We receive referral fees from partners (advertising disclosure)
Our comprehensive guide to the death records in the state of Indiana will help you in finding death records as well as provide you with relevant information about the deceased and the life they lived.
In Indiana, death records for the period between 1900 and 1917 can be found in the Indiana Health Department County where death occurred. For deaths that happened after 1917, interested parties can find the records at the Indiana State Department of Health.
Indiana acquired statehood in 1816 December. As early as 1882, the county health office was responsible for holding the death records. The state board of health started mandatory recording of these files in January 1900.
Before 1882, there were no official death records kept by the state or the counties. There are a couple of databases, however, that you can try out, one of them being the Indiana Deaths Database at the Allen County Public Library. Here, you can get a compiled index of death date data from various published sources. If you don’t get the information you seek, try newspapers, cemetery records, census data, tax records or church records.
1882 to 1900
In Indiana, death records for this specific time period are held by the local county health department where death occurred. At familysearch.org you can find a free death index from 1882 to 1920 at the State Board of Health of Indiana, the Division of Vital Records.
1900 to 1920
Death records in the State Department of Health of Indiana Vital Records office started in 1900. For deaths that happened from 1900 – 1917, you need to provide the city and/or county of death in order to locate the record.
Deaths after 1920
The state of Indiana requires that the date of death should be over 75 years if the requester is not related to the deceased and they wish to obtain the death certificate for genealogical reasons. If you know the date of death to precision, you can request for a death certificate from the Indiana Department of Health Science office or the county of death.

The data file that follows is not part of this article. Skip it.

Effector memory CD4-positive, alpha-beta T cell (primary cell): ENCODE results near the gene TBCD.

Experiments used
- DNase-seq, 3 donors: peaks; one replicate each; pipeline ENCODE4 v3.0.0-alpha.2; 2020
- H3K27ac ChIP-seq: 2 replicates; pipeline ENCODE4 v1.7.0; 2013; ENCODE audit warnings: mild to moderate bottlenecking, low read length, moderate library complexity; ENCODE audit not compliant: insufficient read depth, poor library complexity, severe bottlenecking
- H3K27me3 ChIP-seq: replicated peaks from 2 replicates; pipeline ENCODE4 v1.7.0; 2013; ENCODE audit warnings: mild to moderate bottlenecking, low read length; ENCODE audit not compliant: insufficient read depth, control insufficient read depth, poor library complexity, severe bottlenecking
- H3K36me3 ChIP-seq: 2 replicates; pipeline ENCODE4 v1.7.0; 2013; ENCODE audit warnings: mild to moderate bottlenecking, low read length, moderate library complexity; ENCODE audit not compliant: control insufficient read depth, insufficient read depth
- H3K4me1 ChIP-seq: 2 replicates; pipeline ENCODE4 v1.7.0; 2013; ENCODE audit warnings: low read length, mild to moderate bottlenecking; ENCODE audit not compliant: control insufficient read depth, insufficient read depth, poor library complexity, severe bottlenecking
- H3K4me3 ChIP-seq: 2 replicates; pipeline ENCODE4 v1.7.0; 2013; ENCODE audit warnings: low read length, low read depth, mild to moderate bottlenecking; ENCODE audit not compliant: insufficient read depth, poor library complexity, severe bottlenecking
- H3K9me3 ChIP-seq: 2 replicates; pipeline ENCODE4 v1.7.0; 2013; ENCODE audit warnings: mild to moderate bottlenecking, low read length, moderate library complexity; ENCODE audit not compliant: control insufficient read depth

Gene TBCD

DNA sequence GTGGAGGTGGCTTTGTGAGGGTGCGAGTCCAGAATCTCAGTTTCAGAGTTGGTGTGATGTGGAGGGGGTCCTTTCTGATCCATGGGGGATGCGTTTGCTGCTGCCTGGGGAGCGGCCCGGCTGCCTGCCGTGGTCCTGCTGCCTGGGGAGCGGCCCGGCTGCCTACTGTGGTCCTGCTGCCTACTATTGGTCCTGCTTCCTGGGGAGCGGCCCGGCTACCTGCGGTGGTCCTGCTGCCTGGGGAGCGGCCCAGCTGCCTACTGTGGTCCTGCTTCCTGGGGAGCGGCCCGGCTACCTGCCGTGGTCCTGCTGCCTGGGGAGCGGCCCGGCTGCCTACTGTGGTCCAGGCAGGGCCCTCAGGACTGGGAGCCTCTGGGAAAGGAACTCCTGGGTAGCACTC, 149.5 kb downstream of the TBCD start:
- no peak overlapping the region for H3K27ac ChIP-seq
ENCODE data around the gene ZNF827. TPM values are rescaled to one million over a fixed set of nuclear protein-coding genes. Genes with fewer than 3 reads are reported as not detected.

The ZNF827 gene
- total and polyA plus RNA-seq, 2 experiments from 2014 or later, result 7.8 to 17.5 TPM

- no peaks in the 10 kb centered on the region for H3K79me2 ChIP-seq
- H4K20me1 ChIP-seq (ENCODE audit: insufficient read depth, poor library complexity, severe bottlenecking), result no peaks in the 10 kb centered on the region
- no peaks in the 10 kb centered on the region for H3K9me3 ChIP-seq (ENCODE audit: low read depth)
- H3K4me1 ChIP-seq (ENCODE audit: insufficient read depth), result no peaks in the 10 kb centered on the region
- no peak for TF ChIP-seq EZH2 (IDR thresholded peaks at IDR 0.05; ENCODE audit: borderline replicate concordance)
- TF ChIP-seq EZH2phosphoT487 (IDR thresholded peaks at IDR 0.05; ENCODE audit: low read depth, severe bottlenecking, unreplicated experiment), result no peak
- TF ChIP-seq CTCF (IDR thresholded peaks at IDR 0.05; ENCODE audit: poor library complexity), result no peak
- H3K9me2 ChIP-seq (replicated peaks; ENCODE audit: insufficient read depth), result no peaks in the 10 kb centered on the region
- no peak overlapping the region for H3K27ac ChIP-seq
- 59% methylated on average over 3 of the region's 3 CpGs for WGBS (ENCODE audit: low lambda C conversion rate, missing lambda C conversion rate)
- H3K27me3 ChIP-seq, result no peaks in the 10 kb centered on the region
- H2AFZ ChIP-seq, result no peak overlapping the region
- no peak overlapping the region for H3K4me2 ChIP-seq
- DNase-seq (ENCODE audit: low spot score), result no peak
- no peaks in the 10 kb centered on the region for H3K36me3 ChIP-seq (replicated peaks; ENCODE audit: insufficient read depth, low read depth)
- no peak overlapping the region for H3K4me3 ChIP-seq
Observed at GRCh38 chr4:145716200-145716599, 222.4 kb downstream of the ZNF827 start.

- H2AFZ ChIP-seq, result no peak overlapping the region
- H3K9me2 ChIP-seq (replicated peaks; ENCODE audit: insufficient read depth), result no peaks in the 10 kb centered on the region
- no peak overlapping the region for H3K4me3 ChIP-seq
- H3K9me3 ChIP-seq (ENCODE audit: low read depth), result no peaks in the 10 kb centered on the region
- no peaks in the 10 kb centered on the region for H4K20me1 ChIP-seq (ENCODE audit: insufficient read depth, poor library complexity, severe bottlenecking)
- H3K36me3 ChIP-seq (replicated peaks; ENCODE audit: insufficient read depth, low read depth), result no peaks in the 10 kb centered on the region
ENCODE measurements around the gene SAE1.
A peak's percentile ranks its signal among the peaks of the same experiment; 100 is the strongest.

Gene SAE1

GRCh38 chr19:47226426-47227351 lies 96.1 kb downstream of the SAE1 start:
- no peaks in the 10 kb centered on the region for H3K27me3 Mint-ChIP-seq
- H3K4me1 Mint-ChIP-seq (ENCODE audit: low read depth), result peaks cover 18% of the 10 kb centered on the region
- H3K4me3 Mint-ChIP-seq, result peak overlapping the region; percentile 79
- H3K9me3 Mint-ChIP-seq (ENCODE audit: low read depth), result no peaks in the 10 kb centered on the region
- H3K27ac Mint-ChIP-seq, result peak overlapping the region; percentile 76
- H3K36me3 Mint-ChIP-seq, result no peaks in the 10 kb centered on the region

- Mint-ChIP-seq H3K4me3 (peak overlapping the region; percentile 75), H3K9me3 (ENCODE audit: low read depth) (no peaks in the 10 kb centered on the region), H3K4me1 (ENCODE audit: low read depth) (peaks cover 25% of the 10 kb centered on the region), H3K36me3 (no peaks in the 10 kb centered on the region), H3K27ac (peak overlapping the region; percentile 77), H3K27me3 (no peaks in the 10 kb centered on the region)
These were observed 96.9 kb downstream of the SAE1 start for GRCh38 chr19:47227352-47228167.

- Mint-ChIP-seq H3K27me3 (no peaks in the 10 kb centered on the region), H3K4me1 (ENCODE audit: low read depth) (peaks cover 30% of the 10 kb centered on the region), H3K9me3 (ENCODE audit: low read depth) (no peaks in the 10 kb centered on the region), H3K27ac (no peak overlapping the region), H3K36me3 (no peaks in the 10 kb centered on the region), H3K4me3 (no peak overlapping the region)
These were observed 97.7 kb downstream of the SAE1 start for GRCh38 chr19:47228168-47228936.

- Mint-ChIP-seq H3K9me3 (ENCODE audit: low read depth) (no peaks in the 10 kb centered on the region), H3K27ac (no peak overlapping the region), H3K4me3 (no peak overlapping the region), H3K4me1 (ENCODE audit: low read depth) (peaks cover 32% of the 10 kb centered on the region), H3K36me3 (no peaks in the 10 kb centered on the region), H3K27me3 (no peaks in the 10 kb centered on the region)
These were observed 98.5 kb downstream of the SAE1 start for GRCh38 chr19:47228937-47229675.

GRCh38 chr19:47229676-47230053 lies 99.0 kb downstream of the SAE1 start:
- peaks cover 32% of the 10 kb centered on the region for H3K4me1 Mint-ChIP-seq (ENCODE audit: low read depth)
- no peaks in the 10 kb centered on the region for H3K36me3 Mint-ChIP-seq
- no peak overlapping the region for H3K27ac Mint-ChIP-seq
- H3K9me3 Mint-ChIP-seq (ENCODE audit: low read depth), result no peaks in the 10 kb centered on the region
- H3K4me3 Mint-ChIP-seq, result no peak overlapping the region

In the state of Indiana, death records start off as private records then they become publicly available 75 years after the record file date. There are restrictions to obtaining death certificates for individuals who passed on within the last 75 years. Below is a list of people who are eligible to request for a death certificate:
Obtaining Indiana death records from Archives.com is the most dependable method of doing so. Following your registration for an account, you will have complete access to the death records for the state of Indiana as soon as you log in to the platform. The following are a few simple steps to get you started:
Step 1: Go to Archives.com and sign in using your email address and password.
Step 2: Use the buttons at the very top of the user page to navigate through the options. When you click on the “Search” button, the Indiana state death records page is loaded.
Step 3: Check the box next to “Vital Records,” then click on the “Death” button just below it. Thus, the site eliminates all other records and only displays death records, which you can then download.
Step 4: Key in as much information about the deceased as you can remember about them.